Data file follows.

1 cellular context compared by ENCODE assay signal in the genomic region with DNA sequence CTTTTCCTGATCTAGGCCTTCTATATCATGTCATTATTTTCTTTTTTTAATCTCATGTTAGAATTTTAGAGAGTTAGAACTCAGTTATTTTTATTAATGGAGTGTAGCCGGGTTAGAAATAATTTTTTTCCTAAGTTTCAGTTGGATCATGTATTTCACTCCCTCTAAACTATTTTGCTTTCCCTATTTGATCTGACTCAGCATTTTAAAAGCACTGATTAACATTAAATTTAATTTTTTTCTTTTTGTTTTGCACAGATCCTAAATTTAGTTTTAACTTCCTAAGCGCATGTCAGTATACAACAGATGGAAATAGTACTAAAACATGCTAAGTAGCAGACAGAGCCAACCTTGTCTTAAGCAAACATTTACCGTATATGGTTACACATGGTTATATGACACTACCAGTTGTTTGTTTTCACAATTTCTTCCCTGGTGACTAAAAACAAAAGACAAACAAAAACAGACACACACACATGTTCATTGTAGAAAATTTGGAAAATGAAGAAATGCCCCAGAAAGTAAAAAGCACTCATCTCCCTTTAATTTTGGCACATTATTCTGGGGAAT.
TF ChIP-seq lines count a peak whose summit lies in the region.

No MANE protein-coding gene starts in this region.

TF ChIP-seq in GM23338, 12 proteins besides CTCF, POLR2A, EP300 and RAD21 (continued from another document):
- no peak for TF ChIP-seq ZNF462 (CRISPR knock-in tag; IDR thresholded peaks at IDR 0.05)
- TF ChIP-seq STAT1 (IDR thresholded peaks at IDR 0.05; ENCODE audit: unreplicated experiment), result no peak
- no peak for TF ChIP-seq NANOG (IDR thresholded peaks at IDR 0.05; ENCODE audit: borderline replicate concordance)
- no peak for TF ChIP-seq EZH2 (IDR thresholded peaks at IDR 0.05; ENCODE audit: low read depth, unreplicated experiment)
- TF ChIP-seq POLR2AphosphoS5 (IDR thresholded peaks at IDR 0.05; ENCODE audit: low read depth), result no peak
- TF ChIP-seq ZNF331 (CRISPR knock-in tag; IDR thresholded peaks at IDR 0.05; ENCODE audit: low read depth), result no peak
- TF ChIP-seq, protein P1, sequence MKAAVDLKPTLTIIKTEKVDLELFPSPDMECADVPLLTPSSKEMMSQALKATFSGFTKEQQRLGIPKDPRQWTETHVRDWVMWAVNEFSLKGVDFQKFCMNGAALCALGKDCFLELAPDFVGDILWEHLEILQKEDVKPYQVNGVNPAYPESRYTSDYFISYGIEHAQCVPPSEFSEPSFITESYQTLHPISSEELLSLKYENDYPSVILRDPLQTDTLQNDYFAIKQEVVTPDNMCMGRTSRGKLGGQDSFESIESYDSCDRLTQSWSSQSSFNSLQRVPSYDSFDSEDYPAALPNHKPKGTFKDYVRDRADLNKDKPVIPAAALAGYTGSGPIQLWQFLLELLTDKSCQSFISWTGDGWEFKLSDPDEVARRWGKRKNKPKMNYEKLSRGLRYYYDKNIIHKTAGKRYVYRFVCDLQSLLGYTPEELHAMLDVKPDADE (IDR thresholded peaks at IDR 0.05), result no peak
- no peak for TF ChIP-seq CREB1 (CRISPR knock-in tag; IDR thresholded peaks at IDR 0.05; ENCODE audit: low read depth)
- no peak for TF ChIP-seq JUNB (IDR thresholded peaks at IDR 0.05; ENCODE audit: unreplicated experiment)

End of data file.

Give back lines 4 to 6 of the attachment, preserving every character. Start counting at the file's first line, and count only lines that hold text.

TF ChIP-seq in GM23338, 12 proteins besides CTCF, POLR2A, EP300 and RAD21 (continued from another document):
- no peak for TF ChIP-seq ZNF462 (CRISPR knock-in tag; IDR thresholded peaks at IDR 0.05)
- TF ChIP-seq STAT1 (IDR thresholded peaks at IDR 0.05; ENCODE audit: unreplicated experiment), result no peak